Tessema Abshero coaches his younger brother and 2019 Hamburg Marathon runner-up Ayele. We find out more about their coach-athlete relationship and why the duo work so well together.
Family combinations are not unusual within the NN Running Team.
The Mutai brothers – Laban and Ezekiel – are based out of the Kaptagat training camp in Kenya. The brother and sister act of Abera and Dibabe Kuma train together in Ethiopia (coincidentally under the coaching of Tessema Abshero) while Getamesay Molla coaches the husband and wife team of Abrha Milaw and Azmera Abreha in Addis Ababa.
Yet as far as we are aware the only coach-athlete siblings within the NN Running Team are the charismatic and genial Tessema Abshero, who guides his younger brother, Ayele, the 2019 Hamburg Marathon runner-up.
Tessema and Ayele were raised by their uncle in Addis Ababa and the former – the elder brother by four years – was the first to be introduced to running at high school.
His talent was immediately apparent and after joining a club he went on represent his country at the 2003 World Cross Country Championships in Lausanne, finishing eighth in the men’s U20 race and 12th in the 4km short course race.
Motivated by Tessema’s success, Ayele later followed in his elder brothers footsteps and also went on to enjoy age-group success.
In 2008 he won a silver medal behind compatriot Ibrahim Jelian in the men’s U20 race at the World Cross Country Championships in Edinburgh. Before, twelve months later, upgrading to gold to be crowned U20 men’s World Cross Country champion in Amman, Jordan.
His career continued to flourish and in 2012 he made a triumphant marathon debut in Dubai, crossing the line first in a blistering time of 2:04:23. Then the next year he claimed a podium finish for third in the London Marathon.
By contrast Tessema struggled with injury and underwent surgery to his Achilles tendon which forced the 2:08:26 marathoner to quit the sport in his mid-20s, which was to set him on a different path.
“I was very disappointed,” he says of his premature end as an athlete. “But I remember a discussion with Haile Gebrselassie, who is a best friend to me, and Jos Hermens, who is a wonderful guy, in Haile’s office. They asked me ‘what is your goal? When I said ‘I wanted to help athletes’ that is when I went down the coaching route.”
Studying a degree in sports science in Addis Ababa, Tessema initially started out as an assistant coach to Getaneh Tessema, the NN Running Team coach who currently guides Birhanu Legese among others.
He soaked up information, listened and learned and from 2013 started coaching Ayele, not that coaching his kid brother has always been a straight forward task.
Coaching is very tough, especially coaching a member of your family.
“You discuss things together on one side as a coach and on the other to Ayele is a family member. It was also difficult as a new coach because you are very nervous and lack confidence. I remember going to the London Marathon, one of my first races with Ayele as his coach. I did not sleep a wink the night before the race and my heart was pounding.”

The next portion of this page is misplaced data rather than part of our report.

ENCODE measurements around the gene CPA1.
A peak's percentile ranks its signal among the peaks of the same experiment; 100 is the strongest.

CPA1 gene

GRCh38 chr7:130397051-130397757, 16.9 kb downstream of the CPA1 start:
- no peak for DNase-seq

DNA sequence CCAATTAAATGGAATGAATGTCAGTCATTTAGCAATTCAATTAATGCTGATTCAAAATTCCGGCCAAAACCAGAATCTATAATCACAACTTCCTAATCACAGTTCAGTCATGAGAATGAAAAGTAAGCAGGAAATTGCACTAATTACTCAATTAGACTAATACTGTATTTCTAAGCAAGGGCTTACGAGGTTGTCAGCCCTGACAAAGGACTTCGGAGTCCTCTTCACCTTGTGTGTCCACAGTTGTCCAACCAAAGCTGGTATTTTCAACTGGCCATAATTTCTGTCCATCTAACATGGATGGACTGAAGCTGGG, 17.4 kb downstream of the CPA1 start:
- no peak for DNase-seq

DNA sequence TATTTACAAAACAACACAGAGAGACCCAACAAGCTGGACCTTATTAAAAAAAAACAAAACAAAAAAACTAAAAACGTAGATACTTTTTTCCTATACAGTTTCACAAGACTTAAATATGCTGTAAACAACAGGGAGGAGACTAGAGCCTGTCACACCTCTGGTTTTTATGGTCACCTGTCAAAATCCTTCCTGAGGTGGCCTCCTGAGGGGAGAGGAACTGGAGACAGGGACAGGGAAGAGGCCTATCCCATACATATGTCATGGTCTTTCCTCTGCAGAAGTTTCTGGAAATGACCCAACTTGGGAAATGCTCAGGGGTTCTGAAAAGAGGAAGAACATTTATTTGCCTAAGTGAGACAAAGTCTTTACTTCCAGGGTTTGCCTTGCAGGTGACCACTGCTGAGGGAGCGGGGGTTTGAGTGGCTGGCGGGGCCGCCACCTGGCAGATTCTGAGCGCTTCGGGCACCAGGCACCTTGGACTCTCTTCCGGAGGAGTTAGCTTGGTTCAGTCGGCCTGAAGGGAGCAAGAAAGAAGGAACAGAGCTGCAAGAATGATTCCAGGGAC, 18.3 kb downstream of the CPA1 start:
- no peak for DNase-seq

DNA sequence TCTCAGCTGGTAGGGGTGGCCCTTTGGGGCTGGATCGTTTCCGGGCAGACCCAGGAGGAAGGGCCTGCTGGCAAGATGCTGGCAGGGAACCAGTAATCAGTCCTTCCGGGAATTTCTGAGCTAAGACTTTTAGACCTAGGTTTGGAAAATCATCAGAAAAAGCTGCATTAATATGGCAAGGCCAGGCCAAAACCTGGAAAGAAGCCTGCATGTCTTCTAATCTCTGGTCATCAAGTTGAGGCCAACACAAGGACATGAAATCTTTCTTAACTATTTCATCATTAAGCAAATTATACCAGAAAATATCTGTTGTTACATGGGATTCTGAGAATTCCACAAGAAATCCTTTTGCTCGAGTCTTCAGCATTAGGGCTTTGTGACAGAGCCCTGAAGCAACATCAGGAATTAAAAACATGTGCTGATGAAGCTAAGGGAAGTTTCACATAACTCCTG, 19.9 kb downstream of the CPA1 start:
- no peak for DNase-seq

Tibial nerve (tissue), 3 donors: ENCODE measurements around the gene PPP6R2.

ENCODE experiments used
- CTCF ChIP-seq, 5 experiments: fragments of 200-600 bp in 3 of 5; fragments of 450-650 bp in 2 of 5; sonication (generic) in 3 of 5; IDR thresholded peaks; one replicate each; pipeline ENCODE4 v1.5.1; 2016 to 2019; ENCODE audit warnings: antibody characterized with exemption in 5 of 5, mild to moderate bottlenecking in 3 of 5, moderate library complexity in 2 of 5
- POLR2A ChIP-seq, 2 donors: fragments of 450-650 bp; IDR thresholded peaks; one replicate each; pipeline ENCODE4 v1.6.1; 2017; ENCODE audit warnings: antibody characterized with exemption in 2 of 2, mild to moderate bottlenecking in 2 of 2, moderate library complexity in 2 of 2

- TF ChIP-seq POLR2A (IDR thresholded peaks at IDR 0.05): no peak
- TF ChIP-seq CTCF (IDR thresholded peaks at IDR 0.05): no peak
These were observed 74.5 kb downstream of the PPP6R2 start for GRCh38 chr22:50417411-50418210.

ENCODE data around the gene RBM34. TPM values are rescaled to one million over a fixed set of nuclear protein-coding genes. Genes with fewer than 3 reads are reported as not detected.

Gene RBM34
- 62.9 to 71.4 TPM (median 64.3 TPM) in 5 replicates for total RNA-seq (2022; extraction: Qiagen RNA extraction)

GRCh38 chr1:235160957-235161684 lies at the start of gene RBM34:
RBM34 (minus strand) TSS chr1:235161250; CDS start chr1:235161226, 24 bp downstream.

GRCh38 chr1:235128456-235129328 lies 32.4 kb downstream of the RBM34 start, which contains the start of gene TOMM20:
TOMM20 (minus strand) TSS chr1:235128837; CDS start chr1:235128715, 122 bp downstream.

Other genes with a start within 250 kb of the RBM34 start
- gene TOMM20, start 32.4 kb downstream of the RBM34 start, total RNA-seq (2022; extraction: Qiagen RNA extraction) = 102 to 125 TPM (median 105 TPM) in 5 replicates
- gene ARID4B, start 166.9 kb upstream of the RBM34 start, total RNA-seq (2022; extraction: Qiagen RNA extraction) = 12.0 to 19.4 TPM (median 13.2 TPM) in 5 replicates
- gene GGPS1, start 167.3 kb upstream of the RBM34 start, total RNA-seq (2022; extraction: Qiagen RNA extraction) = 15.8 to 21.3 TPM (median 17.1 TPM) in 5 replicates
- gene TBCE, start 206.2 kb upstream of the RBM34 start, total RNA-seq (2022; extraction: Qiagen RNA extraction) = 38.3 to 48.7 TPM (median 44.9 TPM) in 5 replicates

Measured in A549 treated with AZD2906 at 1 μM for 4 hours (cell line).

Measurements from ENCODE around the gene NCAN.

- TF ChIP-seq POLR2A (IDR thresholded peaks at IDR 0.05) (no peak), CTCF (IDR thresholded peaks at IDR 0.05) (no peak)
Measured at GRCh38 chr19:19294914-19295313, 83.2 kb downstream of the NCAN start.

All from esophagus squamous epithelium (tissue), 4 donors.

Ayele’s career in their time together has not always ran perfectly smoothly and he had several years where he struggled to find his best form but in the past couple of seasons he has enjoyed a real renaissance.
A 2:07:19 clocking for third in last year’s Hamburg Marathon was his fastest time over the classic distance for four years. On his return to Hamburg in April he clocked 2:08:27 to place second in appalling conditions.
The dynamic between the pair works with both agreeing the open dialogue between the duo key.
He is my best friend and we enjoy a very good communication. We discuss everything together.
Ayele echoes this sentiment by adding: “He understands everything about me and the best thing about my relationship with my coach is he listens to me.”
The duo possess differing athletics resumes. Ayele’s cross country record and marathon record – he is more than four minutes quicker than Tessema – is superior to his brother and coach.
And Tessema also acknowledges the pair execute a different philosophy in terms of their training.
“Ayele is very focused on the coaching programme,” says Tessema. “If I ask Ayele to run at four minutes per kilometre – I know he will run at exactly that pace,” explains Tessema. “Ayele always listens to his coach.”
“I was very different,” he explains. “Sometimes I was too aggressive in training,” he admits. “If my coach told me to run at four minutes per kilometre, I would run at 3:40.”
Tessema also admits the pair differ in personality with the coach possessing a more naturally outgoing nature to his slightly more reserved younger brother.
While Ayele praises his coach for his excellent communication and empathetic nature, Tessema also fully appreciates the privileged position he enjoys as coach to younger brother.
“I thank him for everything,” explains Tessema. “Even from the beginning he has been a pleasure to coach. I give him advice not just in terms of training but also nutrition and massage. It has been a nice experience for me.”
So what does coach believe his kid brother can achieve in the future?
“He can run 2:04 (his PB is 2:04:23),” explains Tessema. “He has already finished top three in the London Marathon but my goal would be for him to win an Olympic medal.”